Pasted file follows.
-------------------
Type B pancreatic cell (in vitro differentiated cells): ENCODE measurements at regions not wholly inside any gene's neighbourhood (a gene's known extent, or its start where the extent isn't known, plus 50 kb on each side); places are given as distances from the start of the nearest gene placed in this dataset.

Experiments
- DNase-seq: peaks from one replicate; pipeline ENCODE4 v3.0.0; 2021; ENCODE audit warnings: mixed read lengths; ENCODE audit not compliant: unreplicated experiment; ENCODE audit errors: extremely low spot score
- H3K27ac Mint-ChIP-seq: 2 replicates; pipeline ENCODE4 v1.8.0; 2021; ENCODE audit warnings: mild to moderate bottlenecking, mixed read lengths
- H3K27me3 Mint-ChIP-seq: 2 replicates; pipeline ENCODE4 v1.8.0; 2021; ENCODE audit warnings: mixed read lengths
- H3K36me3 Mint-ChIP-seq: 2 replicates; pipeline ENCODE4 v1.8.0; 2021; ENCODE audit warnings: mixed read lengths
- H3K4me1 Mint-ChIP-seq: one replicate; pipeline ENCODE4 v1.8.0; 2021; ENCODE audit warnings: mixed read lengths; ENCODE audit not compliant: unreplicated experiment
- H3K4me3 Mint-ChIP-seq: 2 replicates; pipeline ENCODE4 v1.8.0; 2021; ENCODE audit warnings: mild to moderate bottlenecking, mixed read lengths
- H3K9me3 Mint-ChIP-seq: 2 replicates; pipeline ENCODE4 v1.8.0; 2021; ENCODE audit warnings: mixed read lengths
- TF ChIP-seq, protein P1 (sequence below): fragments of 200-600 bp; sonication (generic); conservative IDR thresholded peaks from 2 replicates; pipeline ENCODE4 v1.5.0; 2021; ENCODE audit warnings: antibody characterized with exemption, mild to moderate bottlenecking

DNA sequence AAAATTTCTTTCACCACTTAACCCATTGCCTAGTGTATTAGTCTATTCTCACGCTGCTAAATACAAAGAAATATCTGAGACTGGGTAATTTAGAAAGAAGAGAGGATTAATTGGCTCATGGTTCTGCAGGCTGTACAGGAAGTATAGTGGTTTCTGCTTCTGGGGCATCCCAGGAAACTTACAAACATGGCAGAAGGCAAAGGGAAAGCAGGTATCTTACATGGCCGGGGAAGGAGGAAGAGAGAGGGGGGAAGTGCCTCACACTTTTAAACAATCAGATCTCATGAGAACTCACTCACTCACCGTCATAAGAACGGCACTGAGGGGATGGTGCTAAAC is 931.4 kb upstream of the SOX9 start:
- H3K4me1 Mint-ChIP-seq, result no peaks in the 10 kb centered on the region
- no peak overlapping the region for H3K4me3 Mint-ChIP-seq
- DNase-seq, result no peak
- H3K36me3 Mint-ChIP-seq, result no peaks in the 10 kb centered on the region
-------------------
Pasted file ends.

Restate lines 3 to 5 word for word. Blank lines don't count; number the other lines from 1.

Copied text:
- DNase-seq: peaks from one replicate; pipeline ENCODE4 v3.0.0; 2021; ENCODE audit warnings: mixed read lengths; ENCODE audit not compliant: unreplicated experiment; ENCODE audit errors: extremely low spot score
- H3K27ac Mint-ChIP-seq: 2 replicates; pipeline ENCODE4 v1.8.0; 2021; ENCODE audit warnings: mild to moderate bottlenecking, mixed read lengths
- H3K27me3 Mint-ChIP-seq: 2 replicates; pipeline ENCODE4 v1.8.0; 2021; ENCODE audit warnings: mixed read lengths